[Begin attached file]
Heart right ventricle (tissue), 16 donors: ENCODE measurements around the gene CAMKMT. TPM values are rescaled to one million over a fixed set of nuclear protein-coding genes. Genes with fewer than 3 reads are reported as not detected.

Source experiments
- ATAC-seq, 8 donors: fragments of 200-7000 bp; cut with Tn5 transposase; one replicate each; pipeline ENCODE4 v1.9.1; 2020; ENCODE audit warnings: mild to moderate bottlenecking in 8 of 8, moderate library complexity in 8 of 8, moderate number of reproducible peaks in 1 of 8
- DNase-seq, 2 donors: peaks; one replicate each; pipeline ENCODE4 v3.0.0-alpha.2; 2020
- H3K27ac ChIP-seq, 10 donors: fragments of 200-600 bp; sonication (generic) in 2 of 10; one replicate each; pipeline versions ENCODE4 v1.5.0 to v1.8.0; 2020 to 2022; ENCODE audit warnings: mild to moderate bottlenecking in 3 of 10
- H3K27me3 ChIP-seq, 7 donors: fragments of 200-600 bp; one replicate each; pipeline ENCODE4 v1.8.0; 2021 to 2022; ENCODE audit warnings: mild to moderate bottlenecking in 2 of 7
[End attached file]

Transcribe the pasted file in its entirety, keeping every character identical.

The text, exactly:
Heart right ventricle (tissue), 16 donors: ENCODE measurements around the gene CAMKMT. TPM values are rescaled to one million over a fixed set of nuclear protein-coding genes. Genes with fewer than 3 reads are reported as not detected.

Source experiments
- ATAC-seq, 8 donors: fragments of 200-7000 bp; cut with Tn5 transposase; one replicate each; pipeline ENCODE4 v1.9.1; 2020; ENCODE audit warnings: mild to moderate bottlenecking in 8 of 8, moderate library complexity in 8 of 8, moderate number of reproducible peaks in 1 of 8
- DNase-seq, 2 donors: peaks; one replicate each; pipeline ENCODE4 v3.0.0-alpha.2; 2020
- H3K27ac ChIP-seq, 10 donors: fragments of 200-600 bp; sonication (generic) in 2 of 10; one replicate each; pipeline versions ENCODE4 v1.5.0 to v1.8.0; 2020 to 2022; ENCODE audit warnings: mild to moderate bottlenecking in 3 of 10
- H3K27me3 ChIP-seq, 7 donors: fragments of 200-600 bp; one replicate each; pipeline ENCODE4 v1.8.0; 2021 to 2022; ENCODE audit warnings: mild to moderate bottlenecking in 2 of 7